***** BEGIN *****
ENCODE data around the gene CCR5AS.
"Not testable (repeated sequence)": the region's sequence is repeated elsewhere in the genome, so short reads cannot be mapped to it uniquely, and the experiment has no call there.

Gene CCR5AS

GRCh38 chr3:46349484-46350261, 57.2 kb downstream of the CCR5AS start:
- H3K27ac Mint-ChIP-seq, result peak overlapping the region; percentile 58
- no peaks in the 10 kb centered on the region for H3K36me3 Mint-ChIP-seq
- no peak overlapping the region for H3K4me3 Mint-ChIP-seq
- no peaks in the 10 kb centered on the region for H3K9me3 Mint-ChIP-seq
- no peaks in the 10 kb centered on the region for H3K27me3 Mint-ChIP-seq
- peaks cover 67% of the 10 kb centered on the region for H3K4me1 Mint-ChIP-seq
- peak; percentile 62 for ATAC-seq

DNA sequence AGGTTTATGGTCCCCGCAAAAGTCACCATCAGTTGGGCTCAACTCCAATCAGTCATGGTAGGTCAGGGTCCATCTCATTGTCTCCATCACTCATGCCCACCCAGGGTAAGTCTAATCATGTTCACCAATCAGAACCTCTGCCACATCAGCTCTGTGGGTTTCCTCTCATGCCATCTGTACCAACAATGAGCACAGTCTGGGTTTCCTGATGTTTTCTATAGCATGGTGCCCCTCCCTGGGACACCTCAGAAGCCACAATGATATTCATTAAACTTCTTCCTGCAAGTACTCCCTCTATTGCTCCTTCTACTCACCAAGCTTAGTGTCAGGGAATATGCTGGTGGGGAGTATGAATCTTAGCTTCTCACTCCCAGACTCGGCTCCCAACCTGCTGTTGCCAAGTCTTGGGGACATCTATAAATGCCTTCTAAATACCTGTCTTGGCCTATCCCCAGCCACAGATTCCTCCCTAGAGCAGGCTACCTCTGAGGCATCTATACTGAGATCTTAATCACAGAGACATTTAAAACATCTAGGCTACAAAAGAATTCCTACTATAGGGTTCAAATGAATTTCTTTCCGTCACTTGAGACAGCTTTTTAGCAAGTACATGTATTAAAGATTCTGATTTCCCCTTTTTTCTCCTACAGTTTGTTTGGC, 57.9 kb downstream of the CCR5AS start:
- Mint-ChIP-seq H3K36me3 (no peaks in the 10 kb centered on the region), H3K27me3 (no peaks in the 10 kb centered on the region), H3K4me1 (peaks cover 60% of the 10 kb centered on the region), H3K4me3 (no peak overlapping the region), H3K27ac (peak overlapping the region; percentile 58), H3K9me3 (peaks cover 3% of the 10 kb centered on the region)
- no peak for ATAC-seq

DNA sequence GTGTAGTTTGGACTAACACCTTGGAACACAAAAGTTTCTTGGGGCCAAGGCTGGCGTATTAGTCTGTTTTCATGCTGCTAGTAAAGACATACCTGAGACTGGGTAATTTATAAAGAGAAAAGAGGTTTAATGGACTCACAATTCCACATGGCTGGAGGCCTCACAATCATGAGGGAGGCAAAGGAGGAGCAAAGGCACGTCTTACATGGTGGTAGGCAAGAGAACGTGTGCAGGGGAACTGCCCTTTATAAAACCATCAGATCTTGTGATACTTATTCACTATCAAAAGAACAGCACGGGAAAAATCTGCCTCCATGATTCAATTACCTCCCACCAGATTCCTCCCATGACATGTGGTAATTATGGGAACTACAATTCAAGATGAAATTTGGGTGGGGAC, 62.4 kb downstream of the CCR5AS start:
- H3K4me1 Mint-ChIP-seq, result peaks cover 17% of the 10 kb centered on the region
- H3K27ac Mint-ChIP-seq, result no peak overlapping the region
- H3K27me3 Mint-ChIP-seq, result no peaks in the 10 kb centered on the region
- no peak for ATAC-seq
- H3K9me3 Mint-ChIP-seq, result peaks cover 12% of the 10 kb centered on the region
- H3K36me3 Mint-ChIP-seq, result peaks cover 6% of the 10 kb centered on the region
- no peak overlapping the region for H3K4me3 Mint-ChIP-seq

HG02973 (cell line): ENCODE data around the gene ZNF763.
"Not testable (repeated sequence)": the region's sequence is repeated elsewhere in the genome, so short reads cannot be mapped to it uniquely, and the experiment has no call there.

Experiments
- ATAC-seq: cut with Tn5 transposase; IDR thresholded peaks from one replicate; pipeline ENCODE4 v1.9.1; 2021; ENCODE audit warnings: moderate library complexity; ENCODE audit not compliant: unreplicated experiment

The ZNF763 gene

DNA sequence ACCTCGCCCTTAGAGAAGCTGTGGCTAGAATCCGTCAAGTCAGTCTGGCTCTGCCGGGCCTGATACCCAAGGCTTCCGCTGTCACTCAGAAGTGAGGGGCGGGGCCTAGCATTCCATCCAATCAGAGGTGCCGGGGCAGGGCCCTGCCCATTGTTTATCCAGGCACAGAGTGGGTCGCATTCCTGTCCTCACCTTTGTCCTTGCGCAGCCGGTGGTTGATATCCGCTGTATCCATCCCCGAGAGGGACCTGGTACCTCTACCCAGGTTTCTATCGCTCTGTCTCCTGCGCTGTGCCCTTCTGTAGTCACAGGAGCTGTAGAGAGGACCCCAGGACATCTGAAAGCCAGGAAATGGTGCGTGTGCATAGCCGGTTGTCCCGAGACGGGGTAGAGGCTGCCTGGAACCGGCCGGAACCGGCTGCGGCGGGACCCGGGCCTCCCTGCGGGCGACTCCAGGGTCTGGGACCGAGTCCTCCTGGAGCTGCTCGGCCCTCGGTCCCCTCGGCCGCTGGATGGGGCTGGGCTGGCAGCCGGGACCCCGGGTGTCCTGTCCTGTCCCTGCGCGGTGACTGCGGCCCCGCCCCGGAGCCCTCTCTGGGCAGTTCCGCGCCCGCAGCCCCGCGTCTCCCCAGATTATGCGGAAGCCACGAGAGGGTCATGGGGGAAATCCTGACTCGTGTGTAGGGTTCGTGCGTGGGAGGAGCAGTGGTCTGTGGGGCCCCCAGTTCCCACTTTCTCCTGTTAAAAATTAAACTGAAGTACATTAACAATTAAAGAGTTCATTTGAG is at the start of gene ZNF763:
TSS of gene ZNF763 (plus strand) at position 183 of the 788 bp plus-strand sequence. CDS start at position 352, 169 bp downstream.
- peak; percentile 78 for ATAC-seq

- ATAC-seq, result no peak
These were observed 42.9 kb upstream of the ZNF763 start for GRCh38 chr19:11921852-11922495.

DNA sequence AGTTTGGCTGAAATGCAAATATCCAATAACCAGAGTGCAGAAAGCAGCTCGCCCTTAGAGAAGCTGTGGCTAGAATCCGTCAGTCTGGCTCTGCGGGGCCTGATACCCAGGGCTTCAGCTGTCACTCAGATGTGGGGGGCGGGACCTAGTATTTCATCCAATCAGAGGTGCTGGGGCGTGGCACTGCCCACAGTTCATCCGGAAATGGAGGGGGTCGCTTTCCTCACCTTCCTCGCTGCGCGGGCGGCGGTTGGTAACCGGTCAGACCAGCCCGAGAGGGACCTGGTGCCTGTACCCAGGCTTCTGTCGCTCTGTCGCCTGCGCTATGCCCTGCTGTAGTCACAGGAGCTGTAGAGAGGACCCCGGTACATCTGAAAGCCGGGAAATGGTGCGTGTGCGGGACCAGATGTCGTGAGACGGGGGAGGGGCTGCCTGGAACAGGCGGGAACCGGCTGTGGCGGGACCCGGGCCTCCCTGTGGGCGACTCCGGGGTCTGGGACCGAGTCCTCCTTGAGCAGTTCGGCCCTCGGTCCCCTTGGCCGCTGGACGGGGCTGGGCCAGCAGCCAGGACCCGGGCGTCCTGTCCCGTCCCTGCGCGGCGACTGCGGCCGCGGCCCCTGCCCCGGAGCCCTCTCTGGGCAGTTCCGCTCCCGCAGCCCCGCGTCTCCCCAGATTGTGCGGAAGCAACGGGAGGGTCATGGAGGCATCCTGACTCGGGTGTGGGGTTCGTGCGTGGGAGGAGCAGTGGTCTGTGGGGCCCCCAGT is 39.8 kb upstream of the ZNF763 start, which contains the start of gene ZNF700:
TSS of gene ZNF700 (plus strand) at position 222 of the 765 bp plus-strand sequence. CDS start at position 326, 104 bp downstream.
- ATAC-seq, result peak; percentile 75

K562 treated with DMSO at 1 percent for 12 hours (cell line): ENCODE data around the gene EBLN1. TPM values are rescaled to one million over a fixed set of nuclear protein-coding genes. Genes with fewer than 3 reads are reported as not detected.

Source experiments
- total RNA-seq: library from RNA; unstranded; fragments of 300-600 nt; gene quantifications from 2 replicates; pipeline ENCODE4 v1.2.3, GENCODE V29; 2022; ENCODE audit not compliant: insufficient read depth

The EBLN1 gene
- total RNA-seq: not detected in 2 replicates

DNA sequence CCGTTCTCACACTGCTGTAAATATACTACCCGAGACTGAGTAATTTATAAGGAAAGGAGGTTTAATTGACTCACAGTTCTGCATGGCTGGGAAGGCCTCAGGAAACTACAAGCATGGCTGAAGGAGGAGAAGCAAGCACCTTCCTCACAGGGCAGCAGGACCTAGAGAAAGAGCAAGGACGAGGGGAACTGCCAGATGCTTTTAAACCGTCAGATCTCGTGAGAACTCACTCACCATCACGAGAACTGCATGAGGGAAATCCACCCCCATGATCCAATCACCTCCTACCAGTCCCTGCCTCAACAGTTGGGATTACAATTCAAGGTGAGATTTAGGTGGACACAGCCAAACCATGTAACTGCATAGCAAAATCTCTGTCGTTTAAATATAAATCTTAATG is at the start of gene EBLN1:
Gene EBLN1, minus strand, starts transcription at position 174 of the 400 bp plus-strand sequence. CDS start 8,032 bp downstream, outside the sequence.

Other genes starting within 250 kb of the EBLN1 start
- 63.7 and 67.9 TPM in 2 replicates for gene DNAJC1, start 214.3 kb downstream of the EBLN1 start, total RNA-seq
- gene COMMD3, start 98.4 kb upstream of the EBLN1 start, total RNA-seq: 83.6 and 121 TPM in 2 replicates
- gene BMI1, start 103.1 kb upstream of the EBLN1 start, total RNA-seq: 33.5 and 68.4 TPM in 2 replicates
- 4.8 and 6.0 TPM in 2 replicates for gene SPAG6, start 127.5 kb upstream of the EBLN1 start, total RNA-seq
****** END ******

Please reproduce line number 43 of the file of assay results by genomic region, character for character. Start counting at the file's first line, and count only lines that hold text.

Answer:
Other genes starting within 250 kb of the EBLN1 start